This is not a primer on Reverse Mortgages; rather, an overview of my family's experience.
My parents took out a Reverse Mortgage in 2005. They learned about it from a friend, and I thought it was reasonable. My Dad's health was rapidly declining, and a recent stay in a rehab hospital was incredibly expensive. They were both in their early 80s, and while my Mom did not have a life threatening illness, she suffered the usual slings and arrows of aging. I saw it as a crapshoot; chances were good that one or both of them would end up in a nursing home. Their beloved house would be 'liquidated' once they 'spent down' their other assets.
Reverse Mortgages offer a variety of payouts. My parents selected to get the whole value of the home in a lump sum. They paid off a small mortgage, kept some money for fun, and gave me the majority of the money. I held onto it as a cushion if I needed to get nursing care for one or both of them. (My only sibling, a beloved brother, died years earlier. He was cared for in the homestead for 13 years after a traumatic brain injury.)
Fast forward, my Dad died at home in 2007, 2 years after the Reverse Mortgage. Mission accomplished, he did not have to live out his final days in a nursing home. Same for Mom. She died at home, under Hospice care, in 2014. In her declining years, under the fog of dementia, she got buyer's remorse and wanted to leave the homestead to me -- she even sent $5K to start paying it off! A lawyer convinced her not to do that again.
My choice was to (1) Sell our house, on the street level of the 3-acre 'compound', and add the money I had been holding from the Reverse Mortgage payout to buy back my parent's property. (2) Sell my parent's property through conventional means. (3) Request a 'Deed In Lieu Of' - basically, turn the property over to HUD, who now held the Reverse Mortgage.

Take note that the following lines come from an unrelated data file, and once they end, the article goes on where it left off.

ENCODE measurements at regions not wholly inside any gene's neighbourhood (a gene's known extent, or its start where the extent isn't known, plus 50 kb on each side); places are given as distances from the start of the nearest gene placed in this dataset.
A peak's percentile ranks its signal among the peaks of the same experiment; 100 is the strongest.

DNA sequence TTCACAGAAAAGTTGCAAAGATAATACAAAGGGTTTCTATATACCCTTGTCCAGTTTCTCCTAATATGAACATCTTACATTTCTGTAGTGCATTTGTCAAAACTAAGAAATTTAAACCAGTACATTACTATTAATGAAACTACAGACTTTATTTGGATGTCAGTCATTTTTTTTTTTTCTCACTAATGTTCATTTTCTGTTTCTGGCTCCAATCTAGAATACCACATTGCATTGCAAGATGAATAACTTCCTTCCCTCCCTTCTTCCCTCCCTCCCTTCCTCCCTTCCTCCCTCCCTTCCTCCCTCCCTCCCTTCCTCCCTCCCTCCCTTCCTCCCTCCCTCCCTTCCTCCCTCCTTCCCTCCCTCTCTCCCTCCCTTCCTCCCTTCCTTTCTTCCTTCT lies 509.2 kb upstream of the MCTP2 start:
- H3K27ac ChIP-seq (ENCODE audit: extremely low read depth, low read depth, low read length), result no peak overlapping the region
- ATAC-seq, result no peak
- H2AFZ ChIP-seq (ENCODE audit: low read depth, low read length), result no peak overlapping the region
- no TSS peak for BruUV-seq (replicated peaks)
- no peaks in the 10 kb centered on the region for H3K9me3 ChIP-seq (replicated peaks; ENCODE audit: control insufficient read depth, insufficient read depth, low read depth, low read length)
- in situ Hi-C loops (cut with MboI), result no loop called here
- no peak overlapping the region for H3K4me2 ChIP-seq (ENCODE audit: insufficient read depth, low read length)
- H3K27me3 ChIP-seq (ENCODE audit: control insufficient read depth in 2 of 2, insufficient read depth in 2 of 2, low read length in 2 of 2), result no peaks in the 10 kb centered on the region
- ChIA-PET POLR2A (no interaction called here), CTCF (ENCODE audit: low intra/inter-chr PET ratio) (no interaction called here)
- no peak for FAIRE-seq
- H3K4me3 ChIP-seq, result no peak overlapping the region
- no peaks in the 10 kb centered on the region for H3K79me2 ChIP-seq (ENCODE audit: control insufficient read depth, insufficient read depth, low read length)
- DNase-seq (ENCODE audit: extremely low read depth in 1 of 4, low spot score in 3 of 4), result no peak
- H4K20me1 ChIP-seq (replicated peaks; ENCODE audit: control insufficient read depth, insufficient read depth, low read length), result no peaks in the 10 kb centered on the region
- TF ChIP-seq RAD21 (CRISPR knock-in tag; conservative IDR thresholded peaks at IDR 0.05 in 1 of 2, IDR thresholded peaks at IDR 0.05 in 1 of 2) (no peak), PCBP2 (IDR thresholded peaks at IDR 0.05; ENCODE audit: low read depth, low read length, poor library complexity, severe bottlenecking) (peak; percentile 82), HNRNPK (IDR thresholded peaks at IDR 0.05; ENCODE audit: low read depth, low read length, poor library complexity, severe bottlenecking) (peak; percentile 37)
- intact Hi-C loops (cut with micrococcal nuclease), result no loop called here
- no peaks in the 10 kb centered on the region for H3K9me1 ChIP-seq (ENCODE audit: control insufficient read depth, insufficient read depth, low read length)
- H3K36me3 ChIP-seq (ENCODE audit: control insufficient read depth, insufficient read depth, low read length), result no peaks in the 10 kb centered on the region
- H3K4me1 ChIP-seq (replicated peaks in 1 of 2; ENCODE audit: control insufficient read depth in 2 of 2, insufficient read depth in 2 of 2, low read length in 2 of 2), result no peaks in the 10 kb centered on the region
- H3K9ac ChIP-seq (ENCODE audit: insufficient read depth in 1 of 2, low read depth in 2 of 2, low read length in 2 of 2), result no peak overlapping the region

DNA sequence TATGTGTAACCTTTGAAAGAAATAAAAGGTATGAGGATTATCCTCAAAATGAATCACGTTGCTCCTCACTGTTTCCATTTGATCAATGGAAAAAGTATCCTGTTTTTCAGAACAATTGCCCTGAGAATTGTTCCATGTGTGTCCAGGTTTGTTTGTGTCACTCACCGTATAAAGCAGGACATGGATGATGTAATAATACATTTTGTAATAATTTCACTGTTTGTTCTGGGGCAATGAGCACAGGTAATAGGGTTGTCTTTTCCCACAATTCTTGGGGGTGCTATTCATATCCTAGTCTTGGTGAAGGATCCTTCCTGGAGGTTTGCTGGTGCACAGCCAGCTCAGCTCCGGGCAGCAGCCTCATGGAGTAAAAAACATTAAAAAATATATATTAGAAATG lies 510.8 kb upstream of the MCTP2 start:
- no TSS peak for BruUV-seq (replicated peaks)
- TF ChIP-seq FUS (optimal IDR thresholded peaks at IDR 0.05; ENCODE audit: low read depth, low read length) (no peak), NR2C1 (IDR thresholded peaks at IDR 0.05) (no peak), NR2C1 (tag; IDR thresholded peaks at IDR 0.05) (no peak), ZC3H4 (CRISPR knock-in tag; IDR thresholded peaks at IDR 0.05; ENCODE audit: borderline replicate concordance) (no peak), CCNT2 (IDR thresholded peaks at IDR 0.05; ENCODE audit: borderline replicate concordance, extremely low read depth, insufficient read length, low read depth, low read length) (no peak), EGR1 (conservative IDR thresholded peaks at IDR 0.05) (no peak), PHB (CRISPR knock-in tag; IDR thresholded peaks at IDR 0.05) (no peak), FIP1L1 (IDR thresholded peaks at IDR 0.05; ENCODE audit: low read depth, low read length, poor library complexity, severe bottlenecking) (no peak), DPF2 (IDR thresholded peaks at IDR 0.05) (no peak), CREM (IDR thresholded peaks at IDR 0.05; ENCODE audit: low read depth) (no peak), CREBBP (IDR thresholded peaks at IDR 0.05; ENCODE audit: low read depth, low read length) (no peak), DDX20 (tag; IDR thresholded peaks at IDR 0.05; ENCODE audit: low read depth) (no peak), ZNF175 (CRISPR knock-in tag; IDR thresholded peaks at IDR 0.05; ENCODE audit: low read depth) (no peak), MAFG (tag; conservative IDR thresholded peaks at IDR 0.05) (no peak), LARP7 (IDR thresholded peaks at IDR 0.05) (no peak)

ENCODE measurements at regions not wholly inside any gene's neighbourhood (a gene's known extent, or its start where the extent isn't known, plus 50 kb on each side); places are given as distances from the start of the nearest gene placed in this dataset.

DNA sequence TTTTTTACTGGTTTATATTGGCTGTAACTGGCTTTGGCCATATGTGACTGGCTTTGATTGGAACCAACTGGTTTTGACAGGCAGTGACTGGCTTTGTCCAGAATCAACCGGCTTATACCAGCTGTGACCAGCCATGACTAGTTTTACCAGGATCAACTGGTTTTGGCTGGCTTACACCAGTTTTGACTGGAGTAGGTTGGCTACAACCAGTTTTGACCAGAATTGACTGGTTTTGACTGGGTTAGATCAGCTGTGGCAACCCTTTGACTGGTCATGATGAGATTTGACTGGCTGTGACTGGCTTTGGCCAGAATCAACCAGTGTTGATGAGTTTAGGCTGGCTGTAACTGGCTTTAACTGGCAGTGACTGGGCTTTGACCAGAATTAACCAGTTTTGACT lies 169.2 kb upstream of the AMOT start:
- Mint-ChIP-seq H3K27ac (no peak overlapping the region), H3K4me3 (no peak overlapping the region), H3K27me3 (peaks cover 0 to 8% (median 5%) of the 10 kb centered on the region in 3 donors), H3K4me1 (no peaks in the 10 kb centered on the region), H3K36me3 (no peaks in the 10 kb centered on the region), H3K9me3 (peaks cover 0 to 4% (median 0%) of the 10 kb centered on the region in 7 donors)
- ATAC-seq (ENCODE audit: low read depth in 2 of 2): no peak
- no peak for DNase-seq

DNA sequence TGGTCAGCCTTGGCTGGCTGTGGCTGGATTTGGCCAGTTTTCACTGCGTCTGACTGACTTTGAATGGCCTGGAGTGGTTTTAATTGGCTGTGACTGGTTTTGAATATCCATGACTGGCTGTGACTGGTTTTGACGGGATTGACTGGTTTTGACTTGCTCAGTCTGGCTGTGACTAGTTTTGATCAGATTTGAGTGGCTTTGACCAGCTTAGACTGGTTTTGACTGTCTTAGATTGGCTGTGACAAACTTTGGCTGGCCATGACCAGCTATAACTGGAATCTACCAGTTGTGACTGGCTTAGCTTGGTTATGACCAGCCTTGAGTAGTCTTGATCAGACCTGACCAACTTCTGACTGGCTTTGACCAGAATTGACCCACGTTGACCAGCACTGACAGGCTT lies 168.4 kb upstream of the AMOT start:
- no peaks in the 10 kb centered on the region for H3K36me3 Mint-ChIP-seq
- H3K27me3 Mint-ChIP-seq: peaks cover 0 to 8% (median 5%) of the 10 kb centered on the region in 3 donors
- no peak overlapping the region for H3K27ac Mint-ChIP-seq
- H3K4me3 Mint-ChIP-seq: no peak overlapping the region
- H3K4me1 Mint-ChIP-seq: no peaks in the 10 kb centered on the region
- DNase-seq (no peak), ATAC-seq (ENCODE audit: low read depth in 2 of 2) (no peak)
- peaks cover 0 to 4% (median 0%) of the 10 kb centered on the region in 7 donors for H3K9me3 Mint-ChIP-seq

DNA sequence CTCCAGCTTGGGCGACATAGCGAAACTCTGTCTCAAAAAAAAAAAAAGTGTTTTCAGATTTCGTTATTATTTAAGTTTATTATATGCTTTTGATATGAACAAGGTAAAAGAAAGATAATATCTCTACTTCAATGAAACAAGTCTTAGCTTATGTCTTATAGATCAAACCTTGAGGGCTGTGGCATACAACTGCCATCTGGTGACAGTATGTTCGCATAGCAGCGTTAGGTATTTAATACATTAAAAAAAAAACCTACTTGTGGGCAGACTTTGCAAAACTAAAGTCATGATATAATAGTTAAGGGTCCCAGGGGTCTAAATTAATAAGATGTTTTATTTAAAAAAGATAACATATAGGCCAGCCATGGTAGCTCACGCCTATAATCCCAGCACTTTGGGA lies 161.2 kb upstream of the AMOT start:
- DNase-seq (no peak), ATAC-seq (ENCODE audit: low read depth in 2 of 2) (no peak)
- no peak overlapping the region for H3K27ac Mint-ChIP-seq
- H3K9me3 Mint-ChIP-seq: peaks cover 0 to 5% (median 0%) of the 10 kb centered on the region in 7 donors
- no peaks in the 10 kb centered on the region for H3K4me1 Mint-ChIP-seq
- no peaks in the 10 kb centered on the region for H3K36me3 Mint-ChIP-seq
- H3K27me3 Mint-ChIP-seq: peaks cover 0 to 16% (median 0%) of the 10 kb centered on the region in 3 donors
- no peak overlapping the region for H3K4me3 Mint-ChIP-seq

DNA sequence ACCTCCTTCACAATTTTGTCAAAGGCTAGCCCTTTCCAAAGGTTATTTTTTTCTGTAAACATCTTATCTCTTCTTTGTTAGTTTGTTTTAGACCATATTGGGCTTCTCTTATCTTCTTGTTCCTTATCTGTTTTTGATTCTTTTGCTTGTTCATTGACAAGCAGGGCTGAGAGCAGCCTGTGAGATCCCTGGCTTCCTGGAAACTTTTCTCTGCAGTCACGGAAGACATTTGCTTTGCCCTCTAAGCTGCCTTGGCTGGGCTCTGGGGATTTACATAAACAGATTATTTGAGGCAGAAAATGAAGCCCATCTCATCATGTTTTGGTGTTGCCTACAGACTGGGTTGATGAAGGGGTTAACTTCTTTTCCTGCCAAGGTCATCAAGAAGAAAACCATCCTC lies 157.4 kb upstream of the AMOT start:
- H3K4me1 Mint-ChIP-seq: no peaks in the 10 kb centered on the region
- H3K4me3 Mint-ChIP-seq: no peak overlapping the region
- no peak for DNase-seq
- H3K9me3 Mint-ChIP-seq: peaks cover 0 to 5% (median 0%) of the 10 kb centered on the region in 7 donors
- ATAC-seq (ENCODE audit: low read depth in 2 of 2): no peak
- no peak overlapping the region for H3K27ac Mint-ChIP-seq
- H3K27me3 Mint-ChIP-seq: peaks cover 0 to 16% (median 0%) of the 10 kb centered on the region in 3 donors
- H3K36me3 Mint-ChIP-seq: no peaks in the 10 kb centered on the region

With a heavy heart, I chose door number 3. After three years of increasing caregiving duty for my Mom, the thought of emptying her house, then getting our house sold, was overwhelming. As my consulting business was less active during caregiving, my husband and I were not in a position to hold both homes at once. And the house property was now 'underwater.' Repairs to the roof and to a large drainage pipe aside the long driveway, plus other repairs, plus realtor's fees, would create a loss. Each month the Reverse Mortgage grew - from approximately $212K to $300K in 10 years. In the year after my Mom's death, as her executor, I continued to pay hefty taxes, insurance, electricity and heating bills. I admit, I delayed asking for the 'deed in lieu of' for a couple of months - disposing of 60 years of family possessions, in wintery Connecticut weather, is formidable work.
I've learned that dealing with HUD is a nightmare. They call, leave a number, then rarely pick up or return your call. Here in Connecticut, the DMV is known for bureaucratic inefficiency - HUD wins, hands down. Worst of all, the property becomes like a foreclosure - while we would have had to buy the property for $300K, HUD sold it for $200K - and listed it as a two-family, which violates our zoning area. Our neighbors will be knocking at Town Hall if the new owners try to rent out 'The Barn' - which does not have a standard sewer hook-up or a full size kitchen.
This is the 'End of an Era' for me. I am glad my parents got to live out their lives at the home they worked so hard for; they enjoyed close to 60 years of their American Dream. My advice when considering a Reverse Mortgage is to realize your home could ultimately be sold by the government. No rainbows in that scenario!